13 December 2021: not really a review of Flux added.
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' "And that is not the sky?" "That is the roof." '
After the ghastly train wreck that was The Invisible Enemy, we were peeking at Baker and Martin's next effort through our fingers. The good news is, though, that Underworld's not as bad as Invisible Enemy. On the other hand, that's not much of a recommendation.
Where Underworld scores is in some of its ideas. The parallel with mythology is nicely done - we particularly like P7E for Persephone, particularly since it's carrying the race banks - although we could have done without the Doctor ramming it home with the sledgehammer at the end. "Jason? Jackson?" Argh. The story of the Minyan civilisation is intriguing, particularly with the involvement of the Time Lords and the whole regeneration thang. (Makes us wonder, too, how the Minyans manage to hang around for hundreds of centuries when Time Lords, who presumably have superior technology, only get a dozen regenerations.) And the idea of a spaceship forming the centre of a planet is a terrific one, even if some of the physics is decidedly hairy.
Unfortunately, though, the bad outweighs the good. First of all, it looks appalling. The horrific CSO setting was a budget-driven desperation move, and it looks it. People's legs disappear as they run through rocks, their feet hover magically over the uneven surface, their footfalls sound remarkably as if they're happening on a studio floor, and it couldn't be more embarrassing. And then there's the plot, in which the good stuff already mentioned is flattened by a welter of cliches: we see our thousandth sacrifice scene and our millionth demented computer. "You're just another machine with megalomania"? You can say that again, Doctor.
Then there are the hanging plot threads, frequently encrusted with dodgy science. When they think they're stuck as the centre of a new planet, why doesn't the Doctor ever suggest they get out using the TARDIS? Why has the computer gone nuts, exactly? How come the tinheads have evolved beyond the Minyans when the Minyans in the same time have stayed exactly the same? Just what are they doing with that crushed rock to get food out of it? How does the computer know the bombs won't explode while they're still within the planetoid? Why don't the astronauts seem even slightly happy to see the people they've spent 100,000 years trying to find? And given that the quest is the quest and all, why are they so quick to try and abandon them when they do find them? Wouldn't they be sobbing with joy and busting a gut to save them? Given that the astronauts manage to fly through the outer bits of the planet to get to the core because they're softish, how come the cave bit in the middle's made of solid rock? And how did gravity get to be Earth-normal on such a teensy little planetoid? As for the planet formation stuff, please, let's not go there.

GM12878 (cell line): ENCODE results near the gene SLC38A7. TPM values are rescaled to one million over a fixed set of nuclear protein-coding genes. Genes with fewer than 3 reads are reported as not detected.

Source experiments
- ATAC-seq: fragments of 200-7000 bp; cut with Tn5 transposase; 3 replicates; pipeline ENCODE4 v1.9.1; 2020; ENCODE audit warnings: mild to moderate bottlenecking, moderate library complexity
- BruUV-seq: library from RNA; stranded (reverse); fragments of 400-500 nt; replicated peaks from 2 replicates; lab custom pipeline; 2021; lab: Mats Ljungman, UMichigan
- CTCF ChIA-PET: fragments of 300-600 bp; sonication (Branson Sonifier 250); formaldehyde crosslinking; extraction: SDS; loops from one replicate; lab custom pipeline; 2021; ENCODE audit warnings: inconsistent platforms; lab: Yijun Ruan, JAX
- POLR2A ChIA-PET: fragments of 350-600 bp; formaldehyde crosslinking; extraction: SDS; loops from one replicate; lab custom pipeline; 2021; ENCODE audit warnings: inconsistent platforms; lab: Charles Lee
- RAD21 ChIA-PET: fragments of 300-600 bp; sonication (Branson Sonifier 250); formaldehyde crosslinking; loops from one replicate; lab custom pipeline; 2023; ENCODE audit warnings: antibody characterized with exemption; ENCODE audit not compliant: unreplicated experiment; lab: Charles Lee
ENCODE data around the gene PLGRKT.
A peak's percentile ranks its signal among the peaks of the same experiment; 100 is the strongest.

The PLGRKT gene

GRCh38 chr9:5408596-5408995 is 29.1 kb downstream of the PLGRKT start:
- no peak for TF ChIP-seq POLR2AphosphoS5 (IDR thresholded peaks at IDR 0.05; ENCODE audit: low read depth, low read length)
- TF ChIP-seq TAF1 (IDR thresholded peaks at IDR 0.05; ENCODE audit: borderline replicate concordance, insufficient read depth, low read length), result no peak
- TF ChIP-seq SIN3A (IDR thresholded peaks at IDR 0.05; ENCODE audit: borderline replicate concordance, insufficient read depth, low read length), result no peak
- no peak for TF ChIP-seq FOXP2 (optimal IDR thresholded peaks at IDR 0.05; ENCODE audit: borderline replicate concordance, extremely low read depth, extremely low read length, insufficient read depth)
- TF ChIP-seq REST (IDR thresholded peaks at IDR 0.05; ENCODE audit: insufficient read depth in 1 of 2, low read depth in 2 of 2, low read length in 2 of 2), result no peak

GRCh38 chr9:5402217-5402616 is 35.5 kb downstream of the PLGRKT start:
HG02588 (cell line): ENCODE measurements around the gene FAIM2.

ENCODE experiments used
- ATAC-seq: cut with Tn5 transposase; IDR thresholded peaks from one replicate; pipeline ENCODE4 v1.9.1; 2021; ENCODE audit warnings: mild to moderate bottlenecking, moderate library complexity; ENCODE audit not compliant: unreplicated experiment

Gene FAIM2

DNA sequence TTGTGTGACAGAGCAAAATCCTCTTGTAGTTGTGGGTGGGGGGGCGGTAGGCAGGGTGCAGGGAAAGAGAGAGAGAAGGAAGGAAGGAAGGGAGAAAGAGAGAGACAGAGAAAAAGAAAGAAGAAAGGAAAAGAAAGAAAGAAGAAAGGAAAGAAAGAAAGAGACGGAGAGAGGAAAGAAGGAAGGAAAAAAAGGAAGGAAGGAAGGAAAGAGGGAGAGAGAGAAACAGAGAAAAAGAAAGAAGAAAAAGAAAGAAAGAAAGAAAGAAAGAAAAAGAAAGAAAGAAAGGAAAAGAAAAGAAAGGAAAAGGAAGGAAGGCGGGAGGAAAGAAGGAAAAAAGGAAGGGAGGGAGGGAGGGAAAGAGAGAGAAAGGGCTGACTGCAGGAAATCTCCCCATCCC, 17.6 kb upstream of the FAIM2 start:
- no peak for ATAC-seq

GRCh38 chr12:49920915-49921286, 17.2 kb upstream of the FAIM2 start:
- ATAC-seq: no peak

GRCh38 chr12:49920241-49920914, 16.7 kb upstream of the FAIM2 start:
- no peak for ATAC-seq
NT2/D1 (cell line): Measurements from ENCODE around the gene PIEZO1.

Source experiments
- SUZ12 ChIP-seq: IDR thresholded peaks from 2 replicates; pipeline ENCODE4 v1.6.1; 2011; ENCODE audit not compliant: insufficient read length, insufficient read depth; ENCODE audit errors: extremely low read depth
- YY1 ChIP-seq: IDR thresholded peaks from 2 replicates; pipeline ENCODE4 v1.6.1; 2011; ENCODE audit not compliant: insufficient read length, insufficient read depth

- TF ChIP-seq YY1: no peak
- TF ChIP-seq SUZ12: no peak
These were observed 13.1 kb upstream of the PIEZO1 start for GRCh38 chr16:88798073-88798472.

Sigh. It's not good, is it? And the characterisation, while not terrible, is undistinguished, although this isn't helped by the illogical plot. Herrick, for example, has potential but is struggling with stuff like pointlessly being captured while saying "I've waited a long time for this". For what? Shooting at people? It was supposed to be a rescue mission, wasn't it? The Doctor's all right, we're just grateful they didn't do such a terrible job with Leela as they did in Invisible Enemy, and tin bore K9 rolls around doing his doggus ex machina bit yet again.
It's a shame. There's potential here, but it all went so terribly wrong. Let's just tiptoe away quietly.
MORAL: Be careful what you wish for.
YEAH, AND WE'RE A BUDGIE'S COUSIN
The Doctor asking K9 for escape coordinates? In his own TARDIS? As if.
The Minyan astronauts are vaguely futuristic, so needless to say it's jumpsuit city. This time it's a tasteful bacofoil 'n' worms ensemble.
NO, I'M A WARDROBE
"Are you a Time Lord?" "Yes, I'm a Time Lord." They just don't write dialogue like that any more.
TIME LORDING IT
The Minyans decide to go into the nebula, and the Doctor says he can't allow it. Who asked you, baby?
BUT NOBODY'S HOME
If all power's gone in the spaceship, why are the lights on?
That's a nice bit where the Doctor and Leela go back into the spaceship, then turn round together and head out again. It's very reminiscent of a similar Doctor and Sarah move in Pyramids of Mars.
CLOSED FOR RESURFACING
We see the Doctor coughing, spluttering and breathing through his scarf - what happened to the respiratory bypass system?
THE BEST POSSIBLE TASTE
Whatever blows can be sucked? And he delivered it with a commendably straight face, too.
I'M TALKING TO YOU, JIMMY
The Doctor delivers "I wonder where it all went?" straight to camera.
Leela is told to throw her weapon down and she does, but despite her dropping it on a rock floor we don't hear it land.
TOO SHY SHY
Those cloth mask things the tinhead guys are wearing are pretty cool, even if they do look a bit like Pacman ghosts. But why are they wearing them in the first place?
THE CANS OF FEAR
The torture device used on Herrick looks very similar to the one in The Green Death.
THEY'RE BRINGING THE BEER
Considering how casual they are about everything but the quest - they just wander off with the vials in the middle of a conversation - is it really likely they'd worry about waiting for the Doctor and Leela? Particularly when the future of the vials might be at stake?
YEAH, YOU NEVER FUCKING KNOW THE ANSWER WHEN IT'S IMPORTANT
After asking K9 a string of questions, when the Doctor is asked how much time they have, he says he doesn't know. Why doesn't he just ask K9 again?